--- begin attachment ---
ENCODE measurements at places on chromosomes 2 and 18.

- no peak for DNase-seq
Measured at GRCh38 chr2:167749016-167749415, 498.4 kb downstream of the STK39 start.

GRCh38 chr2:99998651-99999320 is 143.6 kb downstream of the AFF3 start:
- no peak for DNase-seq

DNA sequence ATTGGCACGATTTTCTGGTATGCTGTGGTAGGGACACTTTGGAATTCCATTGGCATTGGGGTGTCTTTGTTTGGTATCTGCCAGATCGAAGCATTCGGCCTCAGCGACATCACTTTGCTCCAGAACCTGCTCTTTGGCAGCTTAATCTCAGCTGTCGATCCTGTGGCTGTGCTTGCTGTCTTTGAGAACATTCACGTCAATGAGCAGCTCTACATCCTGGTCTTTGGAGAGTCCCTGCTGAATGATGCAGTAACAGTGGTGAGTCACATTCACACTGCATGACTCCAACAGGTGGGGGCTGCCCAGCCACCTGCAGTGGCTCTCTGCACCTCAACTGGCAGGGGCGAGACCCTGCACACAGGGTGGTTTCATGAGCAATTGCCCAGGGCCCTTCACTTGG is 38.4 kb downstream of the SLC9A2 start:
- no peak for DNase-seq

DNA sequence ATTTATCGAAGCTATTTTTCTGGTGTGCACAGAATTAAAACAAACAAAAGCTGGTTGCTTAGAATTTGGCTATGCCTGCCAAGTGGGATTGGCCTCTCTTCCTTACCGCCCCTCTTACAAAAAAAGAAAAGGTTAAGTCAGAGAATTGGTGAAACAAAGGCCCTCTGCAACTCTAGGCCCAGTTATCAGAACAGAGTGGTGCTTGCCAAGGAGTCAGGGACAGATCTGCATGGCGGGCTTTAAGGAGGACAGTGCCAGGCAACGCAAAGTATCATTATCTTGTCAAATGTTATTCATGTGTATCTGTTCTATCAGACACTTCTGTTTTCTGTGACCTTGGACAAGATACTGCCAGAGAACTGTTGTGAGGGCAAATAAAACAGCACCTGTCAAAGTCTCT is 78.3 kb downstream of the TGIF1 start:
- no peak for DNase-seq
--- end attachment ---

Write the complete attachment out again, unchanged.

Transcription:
ENCODE measurements at places on chromosomes 2 and 18.

- no peak for DNase-seq
Measured at GRCh38 chr2:167749016-167749415, 498.4 kb downstream of the STK39 start.

GRCh38 chr2:99998651-99999320 is 143.6 kb downstream of the AFF3 start:
- no peak for DNase-seq

DNA sequence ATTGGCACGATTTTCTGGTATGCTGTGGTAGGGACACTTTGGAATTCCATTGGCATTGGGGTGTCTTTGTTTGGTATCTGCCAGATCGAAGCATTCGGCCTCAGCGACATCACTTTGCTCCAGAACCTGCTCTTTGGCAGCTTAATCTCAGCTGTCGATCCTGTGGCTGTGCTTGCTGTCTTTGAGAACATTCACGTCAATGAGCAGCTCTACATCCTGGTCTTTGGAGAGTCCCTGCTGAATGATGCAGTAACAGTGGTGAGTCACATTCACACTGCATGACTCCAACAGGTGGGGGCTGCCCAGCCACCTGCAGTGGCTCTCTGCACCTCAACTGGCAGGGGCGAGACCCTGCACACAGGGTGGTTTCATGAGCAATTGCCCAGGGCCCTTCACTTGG is 38.4 kb downstream of the SLC9A2 start:
- no peak for DNase-seq

DNA sequence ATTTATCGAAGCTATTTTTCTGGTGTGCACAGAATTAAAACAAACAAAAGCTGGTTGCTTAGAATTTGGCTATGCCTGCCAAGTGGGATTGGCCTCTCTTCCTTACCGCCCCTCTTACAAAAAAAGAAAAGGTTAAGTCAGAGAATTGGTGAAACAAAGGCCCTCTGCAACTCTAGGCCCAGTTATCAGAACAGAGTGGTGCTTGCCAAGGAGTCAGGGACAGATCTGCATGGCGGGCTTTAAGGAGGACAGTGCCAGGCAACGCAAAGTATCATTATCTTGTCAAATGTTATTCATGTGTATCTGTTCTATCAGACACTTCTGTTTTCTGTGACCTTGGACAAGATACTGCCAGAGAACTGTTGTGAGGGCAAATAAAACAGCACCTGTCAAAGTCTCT is 78.3 kb downstream of the TGIF1 start:
- no peak for DNase-seq